Home Page If we recognise outrageous failings we can overturn them 21/09/12

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Matthew Hancock
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Hart of the Matter

The history of Haverhill in recent years has been one of roadblocks set up by organisations and authorities based a long way away and divorced from the local scene.


Perhaps the biggest cause for celebration of Haverhill’s success is the way that such roadblocks have often been overcome by sheer determination from residents and local representatives.


An obvious one was the bypass which, although part of the original masterplan, had been denied the town by local authorities and Government for years. When Sainsbury’s moved out to Hanchet End it gave the opportunity for ‘planning gain’ which enabled the first part to be built up to Camps Road, but for some years we lived in this limbo of an uncompleted bypass that went nowhere.


It needed a deputation to Whitehall from senior local Conservatives and the town’s MP to finally force the project to be completed.


There have been many such stories down the years, involving ambulances, defibrillators, sports facilities, the arts centre and so on. They follow the same route – something is to be axed, or not provided, which local people can see is important but which decision-makers in a far-away tower think we can do without.


Local people get together to fight the decision, often with success. When they are not successful, it is often a cause of regret. I still believe Tesco should have been built with the main road going around the back of it so it could be more closely integrated with the town centre.


But usually common sense prevails and the organisation concerned has to back-track. You’d think they’d learn, but not a bit of it.


Look at this year. NHS Suffolk axes the walk-in health centre. Suffolk County Council drops the pedestrianisation scheme. Both decisions will now be fought tooth and nail and I would not be surprised to see a change, if not a U-turn. In the case of NHS Suffolk it will be its successor organisation that has to think again.


Perhaps this determination to defy local authorities and agencies stems from the 1960s when the town failed to pull together to fight the closure of the railway to any effect. We certainly ought to have learned from that disaster.


But it is also fuelled by the ‘little brother’ syndrome. Haverhill always appears to be the minor partner, the smaller player in whatever geographical area it is forced into. Had we, when the offer was open in the early 1970s, opted to become part of South Cambridgeshire, where Haverhill would have been the biggest settlement, things would have been very different.


Instead we suffered years of being the second town in St Edmundsbury and losing out to Bury. That may be less true now, but mud sticks. Now we regularly lose out in Suffolk, despite being about to overtake Felixstowe and become the fourth largest town in the county after Ipswich, Lowestoft and Bury.


But we mostly only lose out when we don’t stand up for ourselves. Of course, there will be fights that you cannot win, and decisions which have been made and will never be reversed whatever you say or do.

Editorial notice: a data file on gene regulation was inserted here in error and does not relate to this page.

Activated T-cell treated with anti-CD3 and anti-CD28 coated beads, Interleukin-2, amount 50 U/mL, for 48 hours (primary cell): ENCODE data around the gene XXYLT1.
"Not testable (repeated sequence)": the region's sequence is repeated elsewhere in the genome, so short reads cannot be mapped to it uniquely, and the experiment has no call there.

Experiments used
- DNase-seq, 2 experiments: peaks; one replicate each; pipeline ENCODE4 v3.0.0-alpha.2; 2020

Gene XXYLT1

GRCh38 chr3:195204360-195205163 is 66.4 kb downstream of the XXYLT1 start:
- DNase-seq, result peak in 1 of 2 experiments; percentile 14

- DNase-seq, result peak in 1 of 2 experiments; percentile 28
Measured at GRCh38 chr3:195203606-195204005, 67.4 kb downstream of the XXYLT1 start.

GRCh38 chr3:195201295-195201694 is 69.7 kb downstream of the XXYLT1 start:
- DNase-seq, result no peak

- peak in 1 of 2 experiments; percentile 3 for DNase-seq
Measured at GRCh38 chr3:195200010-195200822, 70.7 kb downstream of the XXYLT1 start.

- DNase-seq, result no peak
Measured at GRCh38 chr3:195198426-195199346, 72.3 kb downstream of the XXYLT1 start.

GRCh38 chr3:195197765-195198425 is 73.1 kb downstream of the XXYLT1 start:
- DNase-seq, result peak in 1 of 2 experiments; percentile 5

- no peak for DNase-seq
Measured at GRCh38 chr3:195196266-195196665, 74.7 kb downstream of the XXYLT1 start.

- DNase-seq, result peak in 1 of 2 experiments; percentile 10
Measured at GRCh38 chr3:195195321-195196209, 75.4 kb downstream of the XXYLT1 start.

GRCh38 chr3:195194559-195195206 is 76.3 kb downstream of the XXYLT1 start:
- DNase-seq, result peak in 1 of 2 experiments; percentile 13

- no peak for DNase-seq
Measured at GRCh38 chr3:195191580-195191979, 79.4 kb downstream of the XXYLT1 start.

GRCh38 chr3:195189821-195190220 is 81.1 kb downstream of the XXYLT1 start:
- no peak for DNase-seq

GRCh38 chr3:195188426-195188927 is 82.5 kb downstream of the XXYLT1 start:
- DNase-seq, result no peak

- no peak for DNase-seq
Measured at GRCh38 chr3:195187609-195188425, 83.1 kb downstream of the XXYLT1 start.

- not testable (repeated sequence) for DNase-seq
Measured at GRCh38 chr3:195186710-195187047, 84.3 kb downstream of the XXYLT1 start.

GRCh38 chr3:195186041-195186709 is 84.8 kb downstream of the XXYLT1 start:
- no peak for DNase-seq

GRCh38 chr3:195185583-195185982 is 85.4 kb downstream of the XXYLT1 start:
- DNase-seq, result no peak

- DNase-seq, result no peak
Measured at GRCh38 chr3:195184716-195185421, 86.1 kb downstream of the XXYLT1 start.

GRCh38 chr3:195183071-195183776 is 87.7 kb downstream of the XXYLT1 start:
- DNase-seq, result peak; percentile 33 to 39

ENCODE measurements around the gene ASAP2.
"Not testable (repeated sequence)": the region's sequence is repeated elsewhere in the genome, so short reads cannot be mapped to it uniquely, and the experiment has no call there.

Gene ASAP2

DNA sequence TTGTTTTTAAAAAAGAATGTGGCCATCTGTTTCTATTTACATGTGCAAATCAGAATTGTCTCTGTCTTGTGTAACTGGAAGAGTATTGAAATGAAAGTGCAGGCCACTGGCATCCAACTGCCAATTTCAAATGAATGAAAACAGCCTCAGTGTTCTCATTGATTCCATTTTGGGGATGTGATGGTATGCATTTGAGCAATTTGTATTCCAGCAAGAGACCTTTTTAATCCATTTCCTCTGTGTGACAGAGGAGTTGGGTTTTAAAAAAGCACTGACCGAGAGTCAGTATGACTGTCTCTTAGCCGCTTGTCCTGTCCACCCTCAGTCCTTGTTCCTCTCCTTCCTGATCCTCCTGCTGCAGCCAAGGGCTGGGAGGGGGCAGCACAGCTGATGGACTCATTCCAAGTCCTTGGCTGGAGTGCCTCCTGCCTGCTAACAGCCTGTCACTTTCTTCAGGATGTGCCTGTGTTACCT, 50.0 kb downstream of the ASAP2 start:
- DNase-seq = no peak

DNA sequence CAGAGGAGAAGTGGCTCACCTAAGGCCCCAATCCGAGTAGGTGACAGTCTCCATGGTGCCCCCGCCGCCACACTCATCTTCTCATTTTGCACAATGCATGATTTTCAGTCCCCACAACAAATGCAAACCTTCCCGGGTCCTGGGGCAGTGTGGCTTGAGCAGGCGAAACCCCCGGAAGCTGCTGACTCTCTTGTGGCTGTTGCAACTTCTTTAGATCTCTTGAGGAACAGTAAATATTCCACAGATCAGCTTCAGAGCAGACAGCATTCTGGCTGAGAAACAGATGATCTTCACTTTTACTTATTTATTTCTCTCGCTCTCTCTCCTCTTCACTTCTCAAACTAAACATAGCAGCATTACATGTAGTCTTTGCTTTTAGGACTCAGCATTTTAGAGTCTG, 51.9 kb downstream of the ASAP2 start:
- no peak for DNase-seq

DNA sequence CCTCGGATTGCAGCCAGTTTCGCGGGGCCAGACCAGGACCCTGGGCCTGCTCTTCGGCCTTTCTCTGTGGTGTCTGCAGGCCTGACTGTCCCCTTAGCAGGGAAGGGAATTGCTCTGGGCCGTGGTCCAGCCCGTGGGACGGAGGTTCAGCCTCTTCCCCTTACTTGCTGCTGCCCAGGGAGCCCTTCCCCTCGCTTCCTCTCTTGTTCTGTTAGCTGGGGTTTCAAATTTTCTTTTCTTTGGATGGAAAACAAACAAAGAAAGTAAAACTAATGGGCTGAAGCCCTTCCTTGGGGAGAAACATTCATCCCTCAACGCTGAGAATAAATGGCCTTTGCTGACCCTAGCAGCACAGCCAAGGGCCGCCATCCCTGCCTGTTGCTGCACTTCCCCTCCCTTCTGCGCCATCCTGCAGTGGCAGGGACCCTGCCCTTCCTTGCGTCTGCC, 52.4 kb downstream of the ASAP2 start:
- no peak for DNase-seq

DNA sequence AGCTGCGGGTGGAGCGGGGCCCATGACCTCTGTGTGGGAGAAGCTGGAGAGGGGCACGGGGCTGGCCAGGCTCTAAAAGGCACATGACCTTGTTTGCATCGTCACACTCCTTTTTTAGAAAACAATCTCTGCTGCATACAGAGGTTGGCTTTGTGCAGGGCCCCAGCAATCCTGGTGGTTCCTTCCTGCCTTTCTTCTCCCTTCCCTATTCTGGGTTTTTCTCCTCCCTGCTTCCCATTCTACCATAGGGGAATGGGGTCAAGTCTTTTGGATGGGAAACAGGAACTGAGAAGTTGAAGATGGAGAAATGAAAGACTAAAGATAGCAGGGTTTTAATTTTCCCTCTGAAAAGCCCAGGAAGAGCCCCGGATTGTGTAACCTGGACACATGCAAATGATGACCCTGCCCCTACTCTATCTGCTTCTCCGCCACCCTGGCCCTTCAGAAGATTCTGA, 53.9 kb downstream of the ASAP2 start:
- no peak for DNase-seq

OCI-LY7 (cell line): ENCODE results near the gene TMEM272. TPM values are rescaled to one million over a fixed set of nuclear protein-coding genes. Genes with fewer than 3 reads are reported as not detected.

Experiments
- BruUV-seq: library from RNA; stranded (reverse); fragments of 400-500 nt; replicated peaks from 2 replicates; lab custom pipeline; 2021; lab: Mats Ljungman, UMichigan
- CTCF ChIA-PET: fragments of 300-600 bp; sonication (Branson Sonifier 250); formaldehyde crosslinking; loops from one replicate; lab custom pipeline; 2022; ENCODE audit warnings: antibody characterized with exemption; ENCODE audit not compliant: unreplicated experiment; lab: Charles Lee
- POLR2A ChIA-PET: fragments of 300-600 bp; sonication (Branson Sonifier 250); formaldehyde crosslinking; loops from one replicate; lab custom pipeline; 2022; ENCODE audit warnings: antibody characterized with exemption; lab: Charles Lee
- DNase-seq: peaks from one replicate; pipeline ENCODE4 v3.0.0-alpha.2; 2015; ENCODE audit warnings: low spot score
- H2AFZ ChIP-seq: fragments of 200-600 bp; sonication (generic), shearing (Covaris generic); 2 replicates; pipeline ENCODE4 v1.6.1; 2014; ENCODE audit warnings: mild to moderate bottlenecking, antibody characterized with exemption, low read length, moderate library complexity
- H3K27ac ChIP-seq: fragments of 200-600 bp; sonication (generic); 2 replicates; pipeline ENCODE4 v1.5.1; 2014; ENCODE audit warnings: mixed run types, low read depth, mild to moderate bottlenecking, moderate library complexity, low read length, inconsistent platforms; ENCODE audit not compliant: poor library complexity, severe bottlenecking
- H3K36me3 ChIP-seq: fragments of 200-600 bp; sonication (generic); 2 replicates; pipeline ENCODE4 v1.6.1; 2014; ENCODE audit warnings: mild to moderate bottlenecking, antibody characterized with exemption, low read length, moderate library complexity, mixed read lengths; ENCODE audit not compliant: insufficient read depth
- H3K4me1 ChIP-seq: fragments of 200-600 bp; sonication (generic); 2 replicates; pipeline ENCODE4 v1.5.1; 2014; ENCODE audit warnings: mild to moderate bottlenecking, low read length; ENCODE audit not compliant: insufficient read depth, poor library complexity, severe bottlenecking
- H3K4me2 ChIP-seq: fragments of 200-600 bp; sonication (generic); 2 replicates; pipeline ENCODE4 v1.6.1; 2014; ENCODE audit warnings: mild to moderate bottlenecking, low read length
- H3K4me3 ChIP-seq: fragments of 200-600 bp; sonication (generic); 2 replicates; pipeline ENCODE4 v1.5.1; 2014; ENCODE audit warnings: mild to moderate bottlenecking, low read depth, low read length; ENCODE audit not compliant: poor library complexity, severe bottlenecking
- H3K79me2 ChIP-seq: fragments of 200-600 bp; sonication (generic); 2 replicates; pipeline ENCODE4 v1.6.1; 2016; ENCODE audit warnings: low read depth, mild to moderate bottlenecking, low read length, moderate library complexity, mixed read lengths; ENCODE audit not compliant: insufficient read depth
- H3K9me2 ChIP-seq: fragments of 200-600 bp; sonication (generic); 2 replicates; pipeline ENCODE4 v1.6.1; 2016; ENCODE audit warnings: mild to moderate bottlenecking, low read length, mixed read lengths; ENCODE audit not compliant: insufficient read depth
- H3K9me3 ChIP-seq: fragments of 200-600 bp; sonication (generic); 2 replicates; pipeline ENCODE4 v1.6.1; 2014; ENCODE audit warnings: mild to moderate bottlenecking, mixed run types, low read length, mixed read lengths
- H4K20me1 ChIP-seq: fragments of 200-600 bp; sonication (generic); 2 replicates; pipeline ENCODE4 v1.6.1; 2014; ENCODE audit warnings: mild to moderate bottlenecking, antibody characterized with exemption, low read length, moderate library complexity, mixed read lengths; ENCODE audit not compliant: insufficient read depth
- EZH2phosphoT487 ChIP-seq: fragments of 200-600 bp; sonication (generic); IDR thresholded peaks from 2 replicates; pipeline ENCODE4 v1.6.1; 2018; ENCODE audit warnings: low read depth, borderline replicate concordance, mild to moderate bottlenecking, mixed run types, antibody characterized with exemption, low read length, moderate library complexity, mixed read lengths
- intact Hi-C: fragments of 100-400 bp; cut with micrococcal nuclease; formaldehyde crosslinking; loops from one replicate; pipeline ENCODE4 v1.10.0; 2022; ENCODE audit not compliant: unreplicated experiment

But we saw over the Olympic Torch Relay that a bit of pressure correctly applied can work. Lollipop people have not been axed after all.


If those fighting for health provision, or for pedestrianisation, want a role model to look to they could do worse than take note of Samuel Ward’s project to create a special school in the town.


I think this is one of the more heart-warming and encouraging stories I have heard in a long time, because it shows that if you are prepared to take a risk and stand up for what you think is right you can (sometimes) surprise the establishment and come out on top.


Basically, Haverhill has been neglected in this area for far too long. There have been many campaigns and many ideas for sites for a special school, but children with special educational needs still have to travel long distances to schools in other towns. Everyone else seems to have one – Bury, Sudbury, Newmarket, Ipswich and so on.


But not Haverhill. So you would think Samuel Ward’s bid to create one, under the new free school system the Government has introduced, would have been welcomed with open arms by everyone.


Well, it was by everyone here, but not by Suffolk County Council, who refused to back the bid. Without the county committing to buy a certain number of places, the school would not be viable, so that ought to have put the kibosh on it.


Not just Haverhill was affected as the county refused to back seven other free school bids in Suffolk. Their argument for not backing a special school in Haverhill was that it would dilute the cash available for other special schools in the county – in Bury, Sudbury, Ipswich etc.


Fortunately, Samuel Ward went ahead anyway, to the astonishment of county officials, and had their bid accepted. One of the conditions is that the county now backs the project, which it probably will, or it would have to explain to the Department for Education why not.


Samuel Ward’s head Howard Lay described the current situation of the most vulnerable children in the town having to travel huge distances to school as ‘an outrage’, which it clearly is. Perhaps we need to cut through organisational flannel, recognise more ‘outrages’ for what they are and develop the belief to overturn them, whatever the risk.

David Hart
David Hart revives his personal take on the week in Haverhill, covering everything from major town developments to what we do with our rubbish.
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